Taking care of guests, hachnasat orchim, has been a big Jewish value ever since Abraham. Ore’ach means guest in Hebrew and comes from the Aramaic word orach, “way”.
An ore’ach, then, is not just a guest, but a traveller in need of food and rest. The great 16th-century scholar Rabbi Isaiah Horowitz writes that taking in wayfarers emulates God’s care for us: “For we are all guests in regard to God, passing travellers, whom God receives.”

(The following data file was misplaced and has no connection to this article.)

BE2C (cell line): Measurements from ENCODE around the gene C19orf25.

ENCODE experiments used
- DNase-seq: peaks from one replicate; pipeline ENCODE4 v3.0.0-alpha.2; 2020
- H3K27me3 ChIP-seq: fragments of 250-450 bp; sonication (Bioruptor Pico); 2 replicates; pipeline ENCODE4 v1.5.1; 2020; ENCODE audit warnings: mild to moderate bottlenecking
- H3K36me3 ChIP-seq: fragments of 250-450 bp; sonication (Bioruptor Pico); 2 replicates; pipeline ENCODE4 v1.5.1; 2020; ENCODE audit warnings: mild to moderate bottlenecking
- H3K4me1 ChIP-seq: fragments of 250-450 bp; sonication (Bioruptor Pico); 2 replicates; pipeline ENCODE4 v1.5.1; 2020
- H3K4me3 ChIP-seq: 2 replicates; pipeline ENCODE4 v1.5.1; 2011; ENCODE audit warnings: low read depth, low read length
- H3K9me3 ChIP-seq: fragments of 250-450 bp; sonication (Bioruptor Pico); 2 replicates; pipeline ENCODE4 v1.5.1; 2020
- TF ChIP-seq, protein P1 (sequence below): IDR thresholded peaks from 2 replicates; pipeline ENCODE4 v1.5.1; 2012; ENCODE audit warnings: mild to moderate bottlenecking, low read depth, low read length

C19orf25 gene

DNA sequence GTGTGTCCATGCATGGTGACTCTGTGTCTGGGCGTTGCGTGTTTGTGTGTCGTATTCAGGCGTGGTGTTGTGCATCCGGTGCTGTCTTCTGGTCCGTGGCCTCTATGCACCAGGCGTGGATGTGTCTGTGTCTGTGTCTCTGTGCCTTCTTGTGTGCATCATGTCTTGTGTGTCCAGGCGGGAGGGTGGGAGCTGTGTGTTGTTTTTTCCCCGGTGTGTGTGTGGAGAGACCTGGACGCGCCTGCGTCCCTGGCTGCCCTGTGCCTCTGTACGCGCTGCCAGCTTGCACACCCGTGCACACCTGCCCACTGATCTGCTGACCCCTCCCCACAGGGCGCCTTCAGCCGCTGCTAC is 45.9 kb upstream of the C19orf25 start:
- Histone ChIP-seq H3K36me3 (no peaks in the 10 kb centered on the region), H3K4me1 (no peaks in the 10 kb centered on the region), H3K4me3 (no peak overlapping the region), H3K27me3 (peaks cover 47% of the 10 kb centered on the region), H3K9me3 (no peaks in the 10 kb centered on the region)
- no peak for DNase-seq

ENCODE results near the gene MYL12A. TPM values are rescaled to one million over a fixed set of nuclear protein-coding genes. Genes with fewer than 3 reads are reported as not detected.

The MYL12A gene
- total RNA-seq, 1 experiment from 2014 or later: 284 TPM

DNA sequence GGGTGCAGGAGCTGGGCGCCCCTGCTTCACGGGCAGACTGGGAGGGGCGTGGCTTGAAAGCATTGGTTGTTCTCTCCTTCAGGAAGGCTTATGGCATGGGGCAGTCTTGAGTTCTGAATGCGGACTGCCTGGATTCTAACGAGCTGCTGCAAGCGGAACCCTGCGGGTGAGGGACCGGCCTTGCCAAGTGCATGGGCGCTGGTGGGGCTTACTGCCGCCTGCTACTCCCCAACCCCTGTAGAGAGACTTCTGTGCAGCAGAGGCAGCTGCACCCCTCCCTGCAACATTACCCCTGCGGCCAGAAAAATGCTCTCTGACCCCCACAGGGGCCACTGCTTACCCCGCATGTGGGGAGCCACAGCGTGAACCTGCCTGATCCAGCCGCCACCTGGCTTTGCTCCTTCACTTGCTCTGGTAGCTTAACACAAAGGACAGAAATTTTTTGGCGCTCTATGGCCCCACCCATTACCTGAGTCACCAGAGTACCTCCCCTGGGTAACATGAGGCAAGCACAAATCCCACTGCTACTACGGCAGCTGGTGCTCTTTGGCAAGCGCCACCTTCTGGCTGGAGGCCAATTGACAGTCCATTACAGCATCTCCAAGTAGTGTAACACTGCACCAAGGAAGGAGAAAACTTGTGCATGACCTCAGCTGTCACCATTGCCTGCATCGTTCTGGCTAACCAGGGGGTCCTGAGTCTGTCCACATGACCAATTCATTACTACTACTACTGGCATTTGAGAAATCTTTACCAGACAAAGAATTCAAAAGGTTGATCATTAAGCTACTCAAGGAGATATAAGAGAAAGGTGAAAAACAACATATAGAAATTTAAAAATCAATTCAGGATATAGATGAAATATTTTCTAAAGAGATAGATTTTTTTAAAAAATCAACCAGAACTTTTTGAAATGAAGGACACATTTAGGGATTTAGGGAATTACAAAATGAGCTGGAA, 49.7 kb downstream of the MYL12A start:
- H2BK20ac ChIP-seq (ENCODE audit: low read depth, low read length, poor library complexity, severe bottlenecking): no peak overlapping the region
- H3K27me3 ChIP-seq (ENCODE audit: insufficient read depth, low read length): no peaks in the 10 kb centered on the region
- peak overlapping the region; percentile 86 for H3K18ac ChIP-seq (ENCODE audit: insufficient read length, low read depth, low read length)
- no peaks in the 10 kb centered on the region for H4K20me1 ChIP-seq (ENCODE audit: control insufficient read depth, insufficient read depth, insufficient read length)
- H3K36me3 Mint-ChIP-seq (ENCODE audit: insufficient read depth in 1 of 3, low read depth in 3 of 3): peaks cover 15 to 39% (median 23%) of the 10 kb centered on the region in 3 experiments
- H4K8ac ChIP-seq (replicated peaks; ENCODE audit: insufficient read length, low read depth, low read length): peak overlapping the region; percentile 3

Our obligation to make our guests feel comfortable and welcome takes priority over most other laws. If guests arrive while you are studying Torah and there is no else to receive them, then you must break off from your learning.
Maimonides writes that accompanying your guests for a part of their onward journey is even more important than the actual hospitality. In his time, travelling was dangerous and walking a little way with your guests helped keep them safe. Today it’s a way of showing that you’re not delighted to see the back of them!
Rabbi Julian Sinclair